I've read the recent news about intellectual property breaches at large companies and wondered if the need to protect this data is being blown out of proportion or if my company should be concerned about who has access to what on our network.
To those who say that protecting intellectual property (IP) isn't a high priority, I'd ask them where their organization would be without it. In today's competitive marketplace, IP sets companies apart from their competitors, giving them an edge in the marketplace. Recent breaches of intellectual property at large corporations demonstrate the value of IP and the need to know where IP is on the network and where it goes.
A recent survey by the Enterprise Strategy Group (ESG) found that one-third of enterprises surveyed acknowledge loss of sensitive data in the past 12 months and another 11 percent were unsure if such a breach had occurred.
Also, a new Ponemon study noted that nearly 60 percent of U.S.-based businesses and government agencies believe they are unable to effectively assess or quantify insider threat risks within their organizations, leaving them open to breaches of private data, failed audits, and potential fraud.
Clearly, companies need to define their IP, know where it is, and who has been accessing it. While this may seem like a daunting task, it's much better than the alternative of losing millions due to a breach. The ESG survey found that a portion of the problem with protecting IP lies in the way that companies secure and monitor sensitive data. Moreover, IP is still not treated with the same security precautions that are associated with personally identifiable information (PII), which falls more heavily under federal regulations.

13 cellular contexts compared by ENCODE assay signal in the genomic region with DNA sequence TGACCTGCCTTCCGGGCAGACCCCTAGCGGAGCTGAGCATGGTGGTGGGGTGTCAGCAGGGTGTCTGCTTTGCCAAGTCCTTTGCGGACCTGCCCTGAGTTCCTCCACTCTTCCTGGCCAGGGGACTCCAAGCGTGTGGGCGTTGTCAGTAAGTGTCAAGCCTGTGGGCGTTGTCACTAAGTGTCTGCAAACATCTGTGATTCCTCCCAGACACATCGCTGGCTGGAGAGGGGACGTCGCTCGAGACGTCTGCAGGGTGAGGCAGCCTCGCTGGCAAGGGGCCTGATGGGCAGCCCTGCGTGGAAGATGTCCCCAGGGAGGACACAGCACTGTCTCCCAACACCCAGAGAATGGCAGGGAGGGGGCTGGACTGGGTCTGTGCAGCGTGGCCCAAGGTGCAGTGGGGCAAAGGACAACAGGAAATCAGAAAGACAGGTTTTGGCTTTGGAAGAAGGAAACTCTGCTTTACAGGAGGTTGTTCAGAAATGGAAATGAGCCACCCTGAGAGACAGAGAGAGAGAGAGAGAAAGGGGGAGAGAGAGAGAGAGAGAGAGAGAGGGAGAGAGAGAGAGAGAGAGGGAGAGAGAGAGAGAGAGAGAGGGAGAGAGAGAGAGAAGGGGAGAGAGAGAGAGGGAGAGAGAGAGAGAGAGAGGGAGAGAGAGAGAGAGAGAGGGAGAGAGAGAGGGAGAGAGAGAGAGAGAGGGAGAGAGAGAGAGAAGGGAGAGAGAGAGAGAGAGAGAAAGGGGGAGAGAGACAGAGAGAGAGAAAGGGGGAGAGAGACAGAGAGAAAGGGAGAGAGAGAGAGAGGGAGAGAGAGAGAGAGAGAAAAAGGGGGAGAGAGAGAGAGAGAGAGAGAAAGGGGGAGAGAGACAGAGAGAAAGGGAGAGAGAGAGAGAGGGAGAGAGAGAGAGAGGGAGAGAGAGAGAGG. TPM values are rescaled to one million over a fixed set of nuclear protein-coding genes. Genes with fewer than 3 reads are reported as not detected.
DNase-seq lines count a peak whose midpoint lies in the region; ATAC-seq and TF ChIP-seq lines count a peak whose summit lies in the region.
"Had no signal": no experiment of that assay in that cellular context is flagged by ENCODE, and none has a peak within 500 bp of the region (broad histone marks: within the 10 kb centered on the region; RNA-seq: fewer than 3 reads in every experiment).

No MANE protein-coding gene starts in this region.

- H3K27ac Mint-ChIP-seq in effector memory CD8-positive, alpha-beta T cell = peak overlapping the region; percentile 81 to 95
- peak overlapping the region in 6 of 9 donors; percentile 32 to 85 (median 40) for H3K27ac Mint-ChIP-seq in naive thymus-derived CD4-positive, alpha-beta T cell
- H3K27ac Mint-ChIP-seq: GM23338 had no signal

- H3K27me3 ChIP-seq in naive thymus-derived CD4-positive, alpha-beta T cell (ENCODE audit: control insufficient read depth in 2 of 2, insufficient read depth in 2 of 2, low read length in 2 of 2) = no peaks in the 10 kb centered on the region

While many people can easily define what falls under the PII umbrella (fixed formats like social security numbers and credit card information), defining IP leaves many, including security professionals, in the dark. Yet before an enterprise can protect its IP, it has to know what its IP is, where it is located, the ways in which it can leave the organization, and the best way to protect it. These steps seem easy enough, but dealing with them can be a challenge. Moreover, the ESG study found that IP can leave the network in many different ways. One-third of companies' sensitive data and IP exists in application databases where it can be centrally secured and managed. An additional one-third resides in file systems. This is contrary to past reports that indicated e-mail is the number one source of confidential data.
With company secrets unsecured on the network, it's no wonder that about 80 percent of companies identified the biggest threat to their data as internal, due either to malicious or negligent insiders or to faulty controls and oversight. What's surprising is that while nearly 60 percent believe IP is likely to leak out of their company via traffic such as email or the web, about 25 percent admit they are not inspecting such traffic.
The solution to this challenge is to define and detect IP by location and format. The best solutions should give organizations the chance to customize their own definitions of IP and identify it as it moves across the network. Clearly, random, manual inspections of IP, which is the method most used by those in the ESG survey, will not provide the level of protection needed. The ability to automate the detection of sensitive data in files, emails, databases, and shared portals is a critical step in protecting the data. When enterprises can automatically discover all their IP, when they can apply all their policies across all formats and all ports, they can do a better job of preventing data leaks.
John Peters has built a distinguished executive management career in Silicon Valley. As CEO of Reconnex, he is responsible for the leadership, strategic direction, and successful growth of the company and its employees. He has been CEO of several venture-capital backed companies including PocketThis, an application software provider to mobile carriers; Yipes Enterprise Services, an enterprise-focused provider of Ethernet network services within and between cities; Netli, a software-intensive network service business; and Sigma Networks, a provider of broadband metropolitan area services.